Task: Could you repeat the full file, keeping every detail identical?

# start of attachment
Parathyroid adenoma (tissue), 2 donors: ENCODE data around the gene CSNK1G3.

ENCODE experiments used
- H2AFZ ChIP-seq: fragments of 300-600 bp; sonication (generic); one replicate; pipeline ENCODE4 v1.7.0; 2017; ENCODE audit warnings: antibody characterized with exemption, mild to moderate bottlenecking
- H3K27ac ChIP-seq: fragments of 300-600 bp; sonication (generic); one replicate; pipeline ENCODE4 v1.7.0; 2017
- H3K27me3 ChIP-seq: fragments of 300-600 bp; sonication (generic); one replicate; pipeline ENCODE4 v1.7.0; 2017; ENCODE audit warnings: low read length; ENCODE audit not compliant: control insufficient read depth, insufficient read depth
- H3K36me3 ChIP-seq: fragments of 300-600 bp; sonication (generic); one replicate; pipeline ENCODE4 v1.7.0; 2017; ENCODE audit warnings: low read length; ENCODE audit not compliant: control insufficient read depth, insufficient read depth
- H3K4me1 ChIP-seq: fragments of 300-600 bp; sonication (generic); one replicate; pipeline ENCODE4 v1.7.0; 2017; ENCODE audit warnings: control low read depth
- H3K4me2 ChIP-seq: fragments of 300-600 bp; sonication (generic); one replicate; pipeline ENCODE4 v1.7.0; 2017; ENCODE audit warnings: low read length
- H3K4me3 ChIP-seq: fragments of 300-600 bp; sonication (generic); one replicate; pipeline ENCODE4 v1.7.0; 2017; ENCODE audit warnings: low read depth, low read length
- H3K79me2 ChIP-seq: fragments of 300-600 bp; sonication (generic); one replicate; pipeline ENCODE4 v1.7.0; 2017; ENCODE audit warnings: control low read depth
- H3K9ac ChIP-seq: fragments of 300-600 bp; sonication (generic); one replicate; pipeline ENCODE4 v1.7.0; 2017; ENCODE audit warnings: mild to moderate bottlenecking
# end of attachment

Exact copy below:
Parathyroid adenoma (tissue), 2 donors: ENCODE data around the gene CSNK1G3.

ENCODE experiments used
- H2AFZ ChIP-seq: fragments of 300-600 bp; sonication (generic); one replicate; pipeline ENCODE4 v1.7.0; 2017; ENCODE audit warnings: antibody characterized with exemption, mild to moderate bottlenecking
- H3K27ac ChIP-seq: fragments of 300-600 bp; sonication (generic); one replicate; pipeline ENCODE4 v1.7.0; 2017
- H3K27me3 ChIP-seq: fragments of 300-600 bp; sonication (generic); one replicate; pipeline ENCODE4 v1.7.0; 2017; ENCODE audit warnings: low read length; ENCODE audit not compliant: control insufficient read depth, insufficient read depth
- H3K36me3 ChIP-seq: fragments of 300-600 bp; sonication (generic); one replicate; pipeline ENCODE4 v1.7.0; 2017; ENCODE audit warnings: low read length; ENCODE audit not compliant: control insufficient read depth, insufficient read depth
- H3K4me1 ChIP-seq: fragments of 300-600 bp; sonication (generic); one replicate; pipeline ENCODE4 v1.7.0; 2017; ENCODE audit warnings: control low read depth
- H3K4me2 ChIP-seq: fragments of 300-600 bp; sonication (generic); one replicate; pipeline ENCODE4 v1.7.0; 2017; ENCODE audit warnings: low read length
- H3K4me3 ChIP-seq: fragments of 300-600 bp; sonication (generic); one replicate; pipeline ENCODE4 v1.7.0; 2017; ENCODE audit warnings: low read depth, low read length
- H3K79me2 ChIP-seq: fragments of 300-600 bp; sonication (generic); one replicate; pipeline ENCODE4 v1.7.0; 2017; ENCODE audit warnings: control low read depth
- H3K9ac ChIP-seq: fragments of 300-600 bp; sonication (generic); one replicate; pipeline ENCODE4 v1.7.0; 2017; ENCODE audit warnings: mild to moderate bottlenecking